Former Union Minister MK Alagiri addresses the media in Chennai after paying homage to his father M Karunanidhi. (Source: PTI)

DMK Looks Primed For Succession War As Alagiri Claims Support Of ‘Loyalists’

Not even a week has passed since the death of five-time Tamil Nadu Chief Minister and DMK patriarch M Karunanidhi, but the party looks primed for a fresh succession war.

MK Alagiri, Karunanidhi’s estranged son and one-time DMK strongman from Madurai, claimed today that all the “loyal” party workers are with him. “All the true and loyal supporters of Thalaivar, Kalaignar (the leader, the artiste—sobriquets used for Karunanidhi) are supporting me...time will provide the answer."

Karunanidhi had expelled Alagiri and his supporters from the party in 2014 at the height of his rivalry with younger brother MK Stalin over establishing supremacy in the state’s main opposition party. Stalin is now the working president of the DMK and looks set to assume its reins.

Dhanya Rajendran, Editor-In-Chief of the south India-focused news portal, The News Minute, said that Alagiri challenging his brother for the DMK leadership was bound to happen, but not so soon. She also said that Alagiri had, in the past, been giving mixed signals about his political future.

“He (Alagiri) is giving mixed signals on what he wants to do—whether he wants to return to the DMK, form a front on his own, or unite with someone like Rajinikanth,” she said, adding, “But he definitely wants to challenge MK Stalin.”

Alagiri, a former union minister, today paid tributes to his father at his grave on the Marina Beach in Chennai and fulminated against Stalin, whom he accused of blocking his return into the DMK and selling party posts.

Even if I'm inclined to rejoin the party, they (Stalin and his supporters) are not in a mood to let me in, said the former Union Minister For Chemicals and Fertilisers. “The DMK will dig its own grave if it does not take me back.”

The Karunanidhi family had presented a united face when the DMK stalwart was fighting for life at a city hospital. Alagiri was present at the hospital and was seen at his father’s funeral. However, close watchers of Tamil Nadu politics expected him to flex his political muscle once Karunanidhi was gone.

The former minister wields considerable influence in the state’s southern districts—where he was the party’s secretary before his expulsion.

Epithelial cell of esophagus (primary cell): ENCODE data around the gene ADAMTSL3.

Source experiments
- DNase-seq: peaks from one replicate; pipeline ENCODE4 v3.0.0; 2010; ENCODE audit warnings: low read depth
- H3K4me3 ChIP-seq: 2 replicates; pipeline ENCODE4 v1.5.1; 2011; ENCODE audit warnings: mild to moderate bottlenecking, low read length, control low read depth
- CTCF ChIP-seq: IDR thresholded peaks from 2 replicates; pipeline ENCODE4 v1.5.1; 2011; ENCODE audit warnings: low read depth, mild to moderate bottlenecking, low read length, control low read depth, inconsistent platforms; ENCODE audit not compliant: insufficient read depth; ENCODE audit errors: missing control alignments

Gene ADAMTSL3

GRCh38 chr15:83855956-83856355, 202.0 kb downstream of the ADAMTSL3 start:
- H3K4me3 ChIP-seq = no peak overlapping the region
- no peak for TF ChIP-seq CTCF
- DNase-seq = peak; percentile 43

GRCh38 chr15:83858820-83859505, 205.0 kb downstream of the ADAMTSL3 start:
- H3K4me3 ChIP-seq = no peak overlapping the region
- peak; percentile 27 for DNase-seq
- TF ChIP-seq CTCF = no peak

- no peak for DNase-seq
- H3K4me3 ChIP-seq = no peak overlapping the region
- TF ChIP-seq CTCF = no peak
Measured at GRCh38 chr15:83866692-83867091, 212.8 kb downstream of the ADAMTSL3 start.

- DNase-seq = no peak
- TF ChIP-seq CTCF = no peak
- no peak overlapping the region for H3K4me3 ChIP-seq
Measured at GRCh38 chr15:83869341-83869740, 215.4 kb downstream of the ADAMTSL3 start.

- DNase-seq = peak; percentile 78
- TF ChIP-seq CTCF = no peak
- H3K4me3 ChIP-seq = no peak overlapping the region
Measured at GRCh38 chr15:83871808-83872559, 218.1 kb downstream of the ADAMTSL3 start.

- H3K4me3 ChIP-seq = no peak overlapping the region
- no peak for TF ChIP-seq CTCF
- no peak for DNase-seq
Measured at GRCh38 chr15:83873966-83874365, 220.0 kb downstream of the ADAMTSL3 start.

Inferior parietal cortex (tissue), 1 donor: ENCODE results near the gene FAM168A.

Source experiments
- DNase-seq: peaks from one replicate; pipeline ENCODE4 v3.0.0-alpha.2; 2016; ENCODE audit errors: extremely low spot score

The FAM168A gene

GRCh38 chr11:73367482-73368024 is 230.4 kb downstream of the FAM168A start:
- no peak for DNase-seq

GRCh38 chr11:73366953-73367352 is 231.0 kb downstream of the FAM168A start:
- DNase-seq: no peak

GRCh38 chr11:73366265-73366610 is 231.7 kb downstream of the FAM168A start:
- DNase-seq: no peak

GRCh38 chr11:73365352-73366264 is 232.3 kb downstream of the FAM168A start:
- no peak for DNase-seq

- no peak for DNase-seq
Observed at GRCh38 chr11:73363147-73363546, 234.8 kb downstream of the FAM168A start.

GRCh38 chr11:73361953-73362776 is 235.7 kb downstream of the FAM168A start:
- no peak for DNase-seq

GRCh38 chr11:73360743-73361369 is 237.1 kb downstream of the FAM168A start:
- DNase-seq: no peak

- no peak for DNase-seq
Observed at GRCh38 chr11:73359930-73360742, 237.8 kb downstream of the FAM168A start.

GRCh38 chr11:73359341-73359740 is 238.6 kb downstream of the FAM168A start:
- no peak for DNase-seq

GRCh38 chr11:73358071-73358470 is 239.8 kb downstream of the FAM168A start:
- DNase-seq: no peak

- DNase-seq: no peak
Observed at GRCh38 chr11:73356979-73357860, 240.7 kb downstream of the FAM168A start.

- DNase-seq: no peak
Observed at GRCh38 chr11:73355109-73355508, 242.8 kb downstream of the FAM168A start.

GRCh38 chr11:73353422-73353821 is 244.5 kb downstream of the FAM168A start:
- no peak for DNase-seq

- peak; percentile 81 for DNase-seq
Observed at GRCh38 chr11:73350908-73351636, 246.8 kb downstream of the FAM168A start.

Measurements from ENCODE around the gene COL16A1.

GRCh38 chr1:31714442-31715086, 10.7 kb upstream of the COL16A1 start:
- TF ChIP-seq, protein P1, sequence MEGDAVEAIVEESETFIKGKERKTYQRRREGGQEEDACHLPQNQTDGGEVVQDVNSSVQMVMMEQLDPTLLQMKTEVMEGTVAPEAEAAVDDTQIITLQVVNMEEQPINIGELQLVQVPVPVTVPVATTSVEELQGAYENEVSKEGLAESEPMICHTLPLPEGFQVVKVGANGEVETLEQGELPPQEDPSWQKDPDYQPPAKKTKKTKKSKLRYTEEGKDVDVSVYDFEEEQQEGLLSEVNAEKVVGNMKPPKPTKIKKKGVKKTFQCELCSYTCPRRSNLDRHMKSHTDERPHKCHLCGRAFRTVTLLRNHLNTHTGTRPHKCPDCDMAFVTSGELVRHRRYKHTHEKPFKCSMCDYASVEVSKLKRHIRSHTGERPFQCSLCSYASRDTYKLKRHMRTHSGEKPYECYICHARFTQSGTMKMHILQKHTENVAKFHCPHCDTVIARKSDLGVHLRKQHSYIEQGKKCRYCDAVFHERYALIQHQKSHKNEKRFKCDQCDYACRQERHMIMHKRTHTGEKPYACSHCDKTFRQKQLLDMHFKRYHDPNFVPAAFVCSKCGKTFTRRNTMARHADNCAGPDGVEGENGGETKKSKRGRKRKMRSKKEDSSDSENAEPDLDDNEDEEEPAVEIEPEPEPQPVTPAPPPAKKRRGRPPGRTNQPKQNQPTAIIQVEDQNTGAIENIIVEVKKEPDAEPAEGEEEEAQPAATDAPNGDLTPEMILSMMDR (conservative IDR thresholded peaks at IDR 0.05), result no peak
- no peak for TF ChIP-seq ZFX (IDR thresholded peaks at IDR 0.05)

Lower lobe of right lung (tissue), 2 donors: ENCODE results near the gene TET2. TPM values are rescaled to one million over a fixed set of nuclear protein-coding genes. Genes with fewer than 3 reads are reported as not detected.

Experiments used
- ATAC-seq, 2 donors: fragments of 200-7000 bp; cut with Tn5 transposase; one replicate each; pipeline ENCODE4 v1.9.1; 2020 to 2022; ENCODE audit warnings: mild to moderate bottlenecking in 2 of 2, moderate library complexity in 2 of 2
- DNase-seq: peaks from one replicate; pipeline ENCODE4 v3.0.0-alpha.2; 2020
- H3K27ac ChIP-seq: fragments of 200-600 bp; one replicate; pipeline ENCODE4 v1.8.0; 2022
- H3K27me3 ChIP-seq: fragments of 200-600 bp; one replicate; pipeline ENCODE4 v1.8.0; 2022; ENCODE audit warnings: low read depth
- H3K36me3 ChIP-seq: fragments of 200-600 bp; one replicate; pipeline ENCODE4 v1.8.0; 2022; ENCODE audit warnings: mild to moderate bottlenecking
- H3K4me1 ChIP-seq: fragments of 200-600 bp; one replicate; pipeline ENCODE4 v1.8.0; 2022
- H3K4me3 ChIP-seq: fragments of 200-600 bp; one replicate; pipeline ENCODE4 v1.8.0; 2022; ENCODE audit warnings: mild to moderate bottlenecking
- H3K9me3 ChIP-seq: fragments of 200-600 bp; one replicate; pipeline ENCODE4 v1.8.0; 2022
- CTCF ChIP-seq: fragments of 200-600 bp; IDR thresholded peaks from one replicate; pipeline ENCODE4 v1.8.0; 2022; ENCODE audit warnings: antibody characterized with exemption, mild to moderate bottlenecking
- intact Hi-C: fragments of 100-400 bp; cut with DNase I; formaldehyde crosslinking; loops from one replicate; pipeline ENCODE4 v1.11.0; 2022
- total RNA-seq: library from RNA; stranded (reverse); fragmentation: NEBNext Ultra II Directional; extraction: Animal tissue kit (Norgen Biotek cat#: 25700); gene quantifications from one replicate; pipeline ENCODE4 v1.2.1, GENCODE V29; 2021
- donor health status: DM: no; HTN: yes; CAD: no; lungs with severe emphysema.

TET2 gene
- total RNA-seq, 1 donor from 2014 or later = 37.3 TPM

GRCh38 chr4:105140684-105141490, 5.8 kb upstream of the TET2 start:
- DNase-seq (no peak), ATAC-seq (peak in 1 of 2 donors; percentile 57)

When asked there was opposition to his returning to the DMK fold, he shot back, saying “How do I know? You (media) have said I have a good reputation and the cadre likes me... they (Stalin and his backers) have that fear.... there could be a thought that I might become the party chief if I am taken back...that may be the reason.”

The party will crumble if it loses the Lok Sabha polls. Party posts are being sold. Thalaivar will punish them... his soul will not allow them go scot-free.
MK Alagiri, M Karunanidhi’s son & Former Union Minister

Alagiri said several people in the DMK were in touch with Tamil film superstar Rajinikanth, who had said he will launch a political party.

The development comes a day ahead of the DMK’s executive committee meeting that has been ostensibly convened to condole Karunanidhi’s death but where a decision may be taken about summoning the party’s general council for approving Stalin’s elevation.

Though Stalin sits firmly in the saddle and his ascension as DMK president is only a matter of time, Alagiri’s tough posturing may prod his supporters in Madurai and adjoining districts to come out openly against the new party chief.

If that happens, the DMK, which has lost two successive assembly polls and failed to open its account in the Lok Sabha elections in 2014, may encounter fresh electoral reverses in the general elections next year.

Alagiri’s influence over the DMK cadre may have waned but Stalin should treat Alagiri’s threat seriously, insisted Narayan Lakshman, Associate Editor at The Hindu. “Another election defeat to the DMK under Stalin is likely to undermine his authority.”

(With inputs from PTI)

Watch the full interview here